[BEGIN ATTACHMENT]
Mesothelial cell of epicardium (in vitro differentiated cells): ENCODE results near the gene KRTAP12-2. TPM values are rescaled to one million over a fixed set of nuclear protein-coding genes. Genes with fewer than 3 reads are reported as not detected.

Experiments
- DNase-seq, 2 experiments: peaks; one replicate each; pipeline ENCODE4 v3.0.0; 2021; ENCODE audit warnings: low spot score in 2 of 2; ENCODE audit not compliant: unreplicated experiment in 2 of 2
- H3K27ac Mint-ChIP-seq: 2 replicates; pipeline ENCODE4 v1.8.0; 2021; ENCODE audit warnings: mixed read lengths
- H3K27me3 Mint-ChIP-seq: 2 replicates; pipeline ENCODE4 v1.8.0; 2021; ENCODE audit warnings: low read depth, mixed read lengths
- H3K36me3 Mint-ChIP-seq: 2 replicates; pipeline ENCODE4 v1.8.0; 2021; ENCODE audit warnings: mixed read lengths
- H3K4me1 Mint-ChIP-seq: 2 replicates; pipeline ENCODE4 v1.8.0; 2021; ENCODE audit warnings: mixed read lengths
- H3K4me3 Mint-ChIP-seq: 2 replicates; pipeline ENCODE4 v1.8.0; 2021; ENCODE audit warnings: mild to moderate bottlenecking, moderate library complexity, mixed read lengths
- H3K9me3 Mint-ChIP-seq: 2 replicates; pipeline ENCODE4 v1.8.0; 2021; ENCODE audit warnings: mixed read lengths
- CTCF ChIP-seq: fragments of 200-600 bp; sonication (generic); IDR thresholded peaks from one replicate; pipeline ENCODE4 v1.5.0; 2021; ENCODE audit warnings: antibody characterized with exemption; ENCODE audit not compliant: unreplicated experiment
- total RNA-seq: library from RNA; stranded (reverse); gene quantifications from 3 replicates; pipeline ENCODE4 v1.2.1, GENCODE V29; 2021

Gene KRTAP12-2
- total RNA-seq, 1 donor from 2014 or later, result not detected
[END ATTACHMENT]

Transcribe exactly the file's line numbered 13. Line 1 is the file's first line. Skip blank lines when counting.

- total RNA-seq, 1 donor from 2014 or later, result not detected